The term circadian rhythm refers to the body’s internal clock which governs the times of day when we naturally feel most inclined to eat, work or sleep. For most people this follows a repeating cycle lasting approximately twenty four hours.
The circadian rhythm is governed by a part of the brain called the supra-chiasmic nucleus (SCN) located within the hypothalamus. The SCN responds to light signals from the eyes to produce the changes in hormones and body temperature which help us to be awake during daytime and asleep at night.
There are two main hormones involved in regulating circadian rhythm: cortisol and melatonin.
Cortisol is the body’s ‘waking’ hormone and is released from the adrenal glands. It acts to increase blood sugar and blood pressure priming us for action. Typically cortisol levels tend to begin to rise from around 6 am reaching a peak at around 9-10 am and fall gradually throughout the afternoon and evening. Cortisol levels tend to be at their lowest around 4-5 am accounting for the slump in energy that many night workers experience around this time.
Extra cortisol is also released at times of stress which is one of the reasons stress can make it difficult to sleep.
Melatonin, the body’s sleeping hormone is released from a part of the brain called the pineal gland in response to a reduction in light. It helps to us to both fall asleep and stay asleep. Typically levels of melatonin rise from around 9pm reaching a peak at around before falling sharply at around 6-7 am and remaining low or even undetectable through the daytime hours.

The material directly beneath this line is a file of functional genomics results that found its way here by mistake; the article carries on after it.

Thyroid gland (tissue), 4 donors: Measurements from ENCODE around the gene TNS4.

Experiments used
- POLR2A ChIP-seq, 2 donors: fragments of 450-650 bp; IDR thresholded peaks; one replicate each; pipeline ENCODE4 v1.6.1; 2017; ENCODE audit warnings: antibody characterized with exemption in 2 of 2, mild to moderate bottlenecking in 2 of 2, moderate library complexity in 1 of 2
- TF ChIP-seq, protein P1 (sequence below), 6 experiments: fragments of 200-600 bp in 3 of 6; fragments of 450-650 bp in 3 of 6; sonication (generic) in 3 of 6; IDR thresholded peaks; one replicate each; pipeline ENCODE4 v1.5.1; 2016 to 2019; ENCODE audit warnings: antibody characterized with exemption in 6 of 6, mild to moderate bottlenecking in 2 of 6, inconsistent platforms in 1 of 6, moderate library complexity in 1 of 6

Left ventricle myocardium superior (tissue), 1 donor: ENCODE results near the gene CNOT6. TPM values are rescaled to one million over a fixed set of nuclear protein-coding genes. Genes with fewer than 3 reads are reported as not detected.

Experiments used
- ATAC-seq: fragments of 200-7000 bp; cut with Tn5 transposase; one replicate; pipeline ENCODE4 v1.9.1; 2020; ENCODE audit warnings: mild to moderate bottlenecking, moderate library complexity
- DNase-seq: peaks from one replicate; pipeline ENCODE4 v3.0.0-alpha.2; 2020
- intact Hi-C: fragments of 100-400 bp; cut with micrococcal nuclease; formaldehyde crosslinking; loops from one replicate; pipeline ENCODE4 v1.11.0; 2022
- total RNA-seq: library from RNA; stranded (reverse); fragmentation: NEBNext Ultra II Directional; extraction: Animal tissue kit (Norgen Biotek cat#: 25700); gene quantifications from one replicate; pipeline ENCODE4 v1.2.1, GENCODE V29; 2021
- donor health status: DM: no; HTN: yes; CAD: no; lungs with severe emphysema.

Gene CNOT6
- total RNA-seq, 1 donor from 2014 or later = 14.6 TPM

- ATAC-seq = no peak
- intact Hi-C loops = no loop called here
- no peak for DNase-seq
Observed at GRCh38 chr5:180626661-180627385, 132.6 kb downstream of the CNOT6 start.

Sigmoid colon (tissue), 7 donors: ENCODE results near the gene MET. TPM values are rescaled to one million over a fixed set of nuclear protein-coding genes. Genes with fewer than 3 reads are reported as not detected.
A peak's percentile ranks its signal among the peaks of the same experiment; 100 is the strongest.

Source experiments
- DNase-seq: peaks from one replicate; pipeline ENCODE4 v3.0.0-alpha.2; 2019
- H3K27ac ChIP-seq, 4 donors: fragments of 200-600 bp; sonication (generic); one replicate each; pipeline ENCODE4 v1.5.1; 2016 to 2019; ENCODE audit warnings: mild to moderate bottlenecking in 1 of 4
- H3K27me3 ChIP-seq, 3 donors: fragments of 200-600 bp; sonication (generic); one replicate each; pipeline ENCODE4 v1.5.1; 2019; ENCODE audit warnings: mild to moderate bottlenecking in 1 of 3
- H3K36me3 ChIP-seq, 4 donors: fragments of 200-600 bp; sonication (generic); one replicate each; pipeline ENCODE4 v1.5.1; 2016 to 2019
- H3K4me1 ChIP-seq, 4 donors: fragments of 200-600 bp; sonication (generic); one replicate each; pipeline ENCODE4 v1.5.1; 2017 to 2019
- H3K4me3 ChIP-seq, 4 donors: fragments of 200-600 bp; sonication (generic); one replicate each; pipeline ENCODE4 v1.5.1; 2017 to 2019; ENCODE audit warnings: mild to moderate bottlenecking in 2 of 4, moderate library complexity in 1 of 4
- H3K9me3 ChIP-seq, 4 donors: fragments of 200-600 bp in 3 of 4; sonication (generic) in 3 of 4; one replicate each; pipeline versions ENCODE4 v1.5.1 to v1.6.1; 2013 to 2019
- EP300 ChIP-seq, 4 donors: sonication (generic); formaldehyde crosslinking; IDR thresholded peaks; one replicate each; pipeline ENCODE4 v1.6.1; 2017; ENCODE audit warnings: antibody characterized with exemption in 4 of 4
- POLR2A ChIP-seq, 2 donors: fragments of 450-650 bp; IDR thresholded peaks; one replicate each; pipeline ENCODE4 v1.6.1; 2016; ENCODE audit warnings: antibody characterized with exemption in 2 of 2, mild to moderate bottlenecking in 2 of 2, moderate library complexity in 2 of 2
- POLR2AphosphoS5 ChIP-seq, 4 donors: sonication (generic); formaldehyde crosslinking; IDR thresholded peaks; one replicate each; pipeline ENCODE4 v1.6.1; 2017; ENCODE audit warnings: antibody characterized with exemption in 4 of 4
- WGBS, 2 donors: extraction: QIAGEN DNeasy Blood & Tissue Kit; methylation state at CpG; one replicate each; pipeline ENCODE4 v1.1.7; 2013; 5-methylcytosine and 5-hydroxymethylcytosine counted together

In addition fluctuations in body temperature (typically a variation of about 0.5 degrees Celsius) throughout the 24 hour cycle affect when we feel most sleepy. We tend to feel most sleepy when the body temperature drops. Typically the body temperature rises slightly just before waking and stays reasonably stable throughout the morning. There is a small drop in body temperature between approximately 1- 3pm which accounts for the post-lunch slump that many people experience. Body temperature then rises again throughout the afternoon reaching peak around 6pm which explains why people can feel just as alert in the evening as earlier in the day even though they have been awake for longer. Body temperature typically stars to drop again around 9-10 pm and is at its lowest around 5 am – another reason that time can be so challenging for night shift workers.
The greater our level of sleep deprivation, the more sensitive we are to fluctuations in alertness due to circadian rhythm.
Generally we sleep best when our sleep drive and circadian rhythm are well synchronised – i.e. if we have been awake for long enough for sleep drive to have built up at a time when the body clock is best primed for sleep.
When sleep drive and circadian rhythm are working against each other, for example with shift work or jet lag, falling asleep and staying asleep can be more challenging.
In an ideal world we would all develop sleep routines that ensured that our sleep drive and circadian rhythms were perfectly matched – however in the real world this is often not possible and in my next article (29/06/18) I will explain which sleep ‘rules’ I sometimes break and how I compensate.
Sleep is just one of the areas people can choose to work on during my Live Better, Feel Better, Be Better programme – contact me for further information.